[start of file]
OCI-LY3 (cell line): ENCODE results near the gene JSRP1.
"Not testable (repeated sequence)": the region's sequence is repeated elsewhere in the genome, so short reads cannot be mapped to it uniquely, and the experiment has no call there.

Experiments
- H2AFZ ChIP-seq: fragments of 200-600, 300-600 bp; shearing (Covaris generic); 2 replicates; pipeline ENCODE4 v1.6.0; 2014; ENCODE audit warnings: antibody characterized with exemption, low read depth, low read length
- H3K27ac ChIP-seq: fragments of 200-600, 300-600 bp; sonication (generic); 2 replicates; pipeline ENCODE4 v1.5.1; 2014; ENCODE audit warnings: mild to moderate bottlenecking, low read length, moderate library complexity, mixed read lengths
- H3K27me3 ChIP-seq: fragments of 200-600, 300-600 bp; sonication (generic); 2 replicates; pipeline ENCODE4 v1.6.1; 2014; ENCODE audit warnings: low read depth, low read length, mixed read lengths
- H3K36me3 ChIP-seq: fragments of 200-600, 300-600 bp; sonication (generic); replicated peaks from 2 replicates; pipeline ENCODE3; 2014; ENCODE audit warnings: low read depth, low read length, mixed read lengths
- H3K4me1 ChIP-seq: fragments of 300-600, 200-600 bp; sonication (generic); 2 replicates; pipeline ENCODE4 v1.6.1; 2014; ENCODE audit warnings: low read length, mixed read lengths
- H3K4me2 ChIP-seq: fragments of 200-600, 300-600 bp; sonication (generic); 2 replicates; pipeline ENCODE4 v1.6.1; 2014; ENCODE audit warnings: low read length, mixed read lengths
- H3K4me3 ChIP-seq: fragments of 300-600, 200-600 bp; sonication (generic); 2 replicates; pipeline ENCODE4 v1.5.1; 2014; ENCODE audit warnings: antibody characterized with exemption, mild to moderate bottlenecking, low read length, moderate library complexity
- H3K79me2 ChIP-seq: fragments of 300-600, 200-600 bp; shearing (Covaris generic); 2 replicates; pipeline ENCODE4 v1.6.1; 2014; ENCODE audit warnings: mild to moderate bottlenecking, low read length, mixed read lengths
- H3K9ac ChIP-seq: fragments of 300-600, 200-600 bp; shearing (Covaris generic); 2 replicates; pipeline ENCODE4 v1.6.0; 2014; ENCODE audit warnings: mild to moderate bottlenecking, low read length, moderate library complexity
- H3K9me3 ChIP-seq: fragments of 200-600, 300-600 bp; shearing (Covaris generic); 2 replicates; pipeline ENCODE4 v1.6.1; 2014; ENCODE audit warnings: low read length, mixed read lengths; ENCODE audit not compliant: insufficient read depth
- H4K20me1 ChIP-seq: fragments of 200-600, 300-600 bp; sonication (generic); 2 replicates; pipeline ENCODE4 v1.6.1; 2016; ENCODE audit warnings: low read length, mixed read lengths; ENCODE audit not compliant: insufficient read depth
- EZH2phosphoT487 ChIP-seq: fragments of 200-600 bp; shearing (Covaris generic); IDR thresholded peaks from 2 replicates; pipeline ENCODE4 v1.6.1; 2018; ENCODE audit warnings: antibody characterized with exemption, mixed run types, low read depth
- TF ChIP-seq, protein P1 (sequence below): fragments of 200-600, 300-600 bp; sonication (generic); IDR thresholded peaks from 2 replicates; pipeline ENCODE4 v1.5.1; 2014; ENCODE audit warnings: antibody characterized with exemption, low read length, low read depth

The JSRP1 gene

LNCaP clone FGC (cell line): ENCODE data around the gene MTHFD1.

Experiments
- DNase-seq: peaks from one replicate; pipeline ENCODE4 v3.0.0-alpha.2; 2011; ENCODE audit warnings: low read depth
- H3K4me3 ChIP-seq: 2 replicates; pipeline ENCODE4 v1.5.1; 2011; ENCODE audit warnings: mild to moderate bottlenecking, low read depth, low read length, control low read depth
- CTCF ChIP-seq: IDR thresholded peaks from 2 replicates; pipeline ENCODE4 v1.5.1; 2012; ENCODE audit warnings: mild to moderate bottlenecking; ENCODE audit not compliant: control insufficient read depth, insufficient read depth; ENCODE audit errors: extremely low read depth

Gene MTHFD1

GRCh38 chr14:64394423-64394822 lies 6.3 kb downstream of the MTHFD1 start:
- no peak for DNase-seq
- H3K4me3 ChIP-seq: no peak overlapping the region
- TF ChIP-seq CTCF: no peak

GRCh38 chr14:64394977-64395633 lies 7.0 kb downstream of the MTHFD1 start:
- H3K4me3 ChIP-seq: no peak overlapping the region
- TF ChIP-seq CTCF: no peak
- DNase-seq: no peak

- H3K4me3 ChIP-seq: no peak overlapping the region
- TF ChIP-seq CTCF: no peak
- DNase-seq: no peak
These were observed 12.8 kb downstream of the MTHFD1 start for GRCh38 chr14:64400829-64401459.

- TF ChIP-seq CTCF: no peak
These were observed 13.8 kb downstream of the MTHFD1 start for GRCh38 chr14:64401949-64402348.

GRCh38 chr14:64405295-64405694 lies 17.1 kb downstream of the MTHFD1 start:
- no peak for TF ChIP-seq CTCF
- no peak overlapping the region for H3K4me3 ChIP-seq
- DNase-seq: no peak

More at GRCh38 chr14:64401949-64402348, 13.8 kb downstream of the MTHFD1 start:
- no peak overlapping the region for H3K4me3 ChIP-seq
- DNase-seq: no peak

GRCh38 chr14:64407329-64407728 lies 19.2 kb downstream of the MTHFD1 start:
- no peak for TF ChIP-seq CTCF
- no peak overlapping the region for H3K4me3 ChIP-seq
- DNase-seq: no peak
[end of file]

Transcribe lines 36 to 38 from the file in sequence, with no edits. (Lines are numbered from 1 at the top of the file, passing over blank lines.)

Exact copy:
- TF ChIP-seq CTCF: no peak
These were observed 13.8 kb downstream of the MTHFD1 start for GRCh38 chr14:64401949-64402348.

GRCh38 chr14:64405295-64405694 lies 17.1 kb downstream of the MTHFD1 start: